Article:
I've run into a handful of totally macrobiotic folks in my day, and I always ask, "How can you live without tomatoes or potatoes?" I'm sure its the macrobiotic equivalent to the annoying, age-old vegan question, "Where do you get your protein?" But I can't help but ask. I'm down with brown rice and mochi and all that, but I need nightshades in my life.
Thankfully for not-so-diehard macrobiotic food fans like me, there's Christine Waltermyer's new book, The Natural Vegan Kitchen. Much like Alicia Silverstone's The Kind Diet, Christine's book combines the foods of a macrobiotic diet (whole grains, sea veggies, miso, etc.) with some regular vegan recipes made with whole foods. For example, Christine has recipes for the very macrobiotic-sounding Magical Miso Soup (think wakame, daikon, and shitake mushrooms) and the not-so-macro Mom's Potato Salad (taters, vegan mayo, the works).
As the founder of the Natural Foods Cooking School, Christine know a thing or two about delicious, healthy eatin'. She managed to cure her own health problems (recurring fibroids in her breasts) by switching to a vegan diet in 1992. I've tried a few recipes from The Natural Vegan Kitchen so far, and I'm really loving it!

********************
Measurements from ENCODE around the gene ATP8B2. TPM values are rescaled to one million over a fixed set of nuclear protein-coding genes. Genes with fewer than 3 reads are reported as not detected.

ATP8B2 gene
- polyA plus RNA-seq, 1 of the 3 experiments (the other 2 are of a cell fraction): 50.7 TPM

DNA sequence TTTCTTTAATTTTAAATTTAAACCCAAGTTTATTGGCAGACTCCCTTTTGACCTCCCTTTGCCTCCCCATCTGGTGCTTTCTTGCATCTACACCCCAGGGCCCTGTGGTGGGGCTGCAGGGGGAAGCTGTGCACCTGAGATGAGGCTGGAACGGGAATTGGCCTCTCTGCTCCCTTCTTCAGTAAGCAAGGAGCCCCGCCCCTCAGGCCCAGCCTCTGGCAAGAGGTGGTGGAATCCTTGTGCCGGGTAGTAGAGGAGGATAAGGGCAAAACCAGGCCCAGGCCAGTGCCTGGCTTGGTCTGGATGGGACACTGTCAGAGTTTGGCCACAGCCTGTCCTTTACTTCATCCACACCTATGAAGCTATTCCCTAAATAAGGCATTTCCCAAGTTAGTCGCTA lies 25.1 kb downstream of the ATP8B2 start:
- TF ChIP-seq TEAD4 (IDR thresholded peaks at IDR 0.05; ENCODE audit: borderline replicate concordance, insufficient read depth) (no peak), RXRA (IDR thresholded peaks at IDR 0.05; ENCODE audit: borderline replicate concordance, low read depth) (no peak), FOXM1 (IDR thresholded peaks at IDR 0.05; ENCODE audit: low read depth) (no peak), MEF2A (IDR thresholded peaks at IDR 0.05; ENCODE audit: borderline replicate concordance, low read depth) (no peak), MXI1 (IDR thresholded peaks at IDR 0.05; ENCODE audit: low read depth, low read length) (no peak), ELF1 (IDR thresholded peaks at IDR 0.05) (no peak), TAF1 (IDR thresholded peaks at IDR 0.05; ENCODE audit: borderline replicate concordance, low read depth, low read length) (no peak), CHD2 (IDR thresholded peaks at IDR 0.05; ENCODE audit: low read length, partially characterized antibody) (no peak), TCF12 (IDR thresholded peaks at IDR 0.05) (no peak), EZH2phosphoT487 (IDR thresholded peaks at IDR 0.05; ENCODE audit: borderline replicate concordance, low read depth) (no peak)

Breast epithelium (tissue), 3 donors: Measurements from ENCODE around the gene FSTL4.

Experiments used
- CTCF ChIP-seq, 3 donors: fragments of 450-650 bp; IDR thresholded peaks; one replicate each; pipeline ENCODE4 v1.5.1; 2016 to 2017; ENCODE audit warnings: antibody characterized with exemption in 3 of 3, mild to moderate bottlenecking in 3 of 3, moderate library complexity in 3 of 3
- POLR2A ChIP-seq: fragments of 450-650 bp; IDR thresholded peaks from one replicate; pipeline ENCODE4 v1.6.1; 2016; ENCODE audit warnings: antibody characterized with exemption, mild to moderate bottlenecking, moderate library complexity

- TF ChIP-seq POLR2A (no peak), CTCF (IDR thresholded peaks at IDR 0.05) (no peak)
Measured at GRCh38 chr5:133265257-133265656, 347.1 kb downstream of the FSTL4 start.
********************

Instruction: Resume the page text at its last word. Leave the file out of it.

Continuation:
Last week, I made her Tempeh Mock Tuna Salad and served it on pita bread with green leaf lettuce:
I've made tempeh tuna salad before, but Christine's recipe was very different from any other I've tried. It called for cooking the steamed tempeh with mustard and miso to season, and then mixing it with vegan mayo, pickle relish, and the other stuff typically found in tuna salad. So creamy and delicious.
Normally, I'd eat chips with a mock tuna sandwich. But after flipping through this book, I was in the mood for a healthier side. So I went with the very macrobiotic Stewed Nishime Vegetables:
This may not look all that appetizing, but OMG! So delicious! "Nishime" is a Japanese term for waterless cooking, and these veggies — cabbage, onions, daikon, carrots — are essentially steamed in a teensy amount of water with a strip of kombu. Then they're seasoned with miso paste. The result is a soft, sweet 'n' salty side that tastes like something someone's Japanese grandma made. I loved daikon before trying this dish, but now I'm gonna have to marry it.
I'll be featuring another Natural Vegan Kitchen recipe in tomorrow's post. But if you'd like a copy of the book for yourself, click here to enter the Book Publishing Company's cookbook giveaway. They're giving away quite a few vegan titles this month: Speed Vegan, The Natural Vegan Kitchen, Vegan In 30 Days, The 4-Ingredient Vegan, Becoming Vegan, and Vegan Bodybuilding & Fitness.